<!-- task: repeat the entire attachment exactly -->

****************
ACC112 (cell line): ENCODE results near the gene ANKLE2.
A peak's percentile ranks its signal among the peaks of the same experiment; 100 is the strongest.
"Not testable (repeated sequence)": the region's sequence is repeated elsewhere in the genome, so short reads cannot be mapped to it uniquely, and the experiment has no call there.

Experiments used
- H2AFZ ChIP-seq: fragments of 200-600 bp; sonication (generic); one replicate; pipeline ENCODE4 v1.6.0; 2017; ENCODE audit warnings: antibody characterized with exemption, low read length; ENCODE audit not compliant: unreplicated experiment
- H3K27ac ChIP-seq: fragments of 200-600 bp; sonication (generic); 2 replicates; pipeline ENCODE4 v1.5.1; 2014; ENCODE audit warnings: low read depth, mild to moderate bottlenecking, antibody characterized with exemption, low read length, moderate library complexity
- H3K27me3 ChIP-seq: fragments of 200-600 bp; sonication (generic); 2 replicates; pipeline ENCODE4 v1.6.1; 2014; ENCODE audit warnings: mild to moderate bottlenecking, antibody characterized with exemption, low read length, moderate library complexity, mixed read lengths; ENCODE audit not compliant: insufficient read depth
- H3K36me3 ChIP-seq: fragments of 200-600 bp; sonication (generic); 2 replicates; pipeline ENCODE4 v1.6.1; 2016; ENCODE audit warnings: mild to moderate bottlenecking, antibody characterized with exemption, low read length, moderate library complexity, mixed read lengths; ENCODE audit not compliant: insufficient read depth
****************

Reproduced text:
ACC112 (cell line): ENCODE results near the gene ANKLE2.
A peak's percentile ranks its signal among the peaks of the same experiment; 100 is the strongest.
"Not testable (repeated sequence)": the region's sequence is repeated elsewhere in the genome, so short reads cannot be mapped to it uniquely, and the experiment has no call there.

Experiments used
- H2AFZ ChIP-seq: fragments of 200-600 bp; sonication (generic); one replicate; pipeline ENCODE4 v1.6.0; 2017; ENCODE audit warnings: antibody characterized with exemption, low read length; ENCODE audit not compliant: unreplicated experiment
- H3K27ac ChIP-seq: fragments of 200-600 bp; sonication (generic); 2 replicates; pipeline ENCODE4 v1.5.1; 2014; ENCODE audit warnings: low read depth, mild to moderate bottlenecking, antibody characterized with exemption, low read length, moderate library complexity
- H3K27me3 ChIP-seq: fragments of 200-600 bp; sonication (generic); 2 replicates; pipeline ENCODE4 v1.6.1; 2014; ENCODE audit warnings: mild to moderate bottlenecking, antibody characterized with exemption, low read length, moderate library complexity, mixed read lengths; ENCODE audit not compliant: insufficient read depth
- H3K36me3 ChIP-seq: fragments of 200-600 bp; sonication (generic); 2 replicates; pipeline ENCODE4 v1.6.1; 2016; ENCODE audit warnings: mild to moderate bottlenecking, antibody characterized with exemption, low read length, moderate library complexity, mixed read lengths; ENCODE audit not compliant: insufficient read depth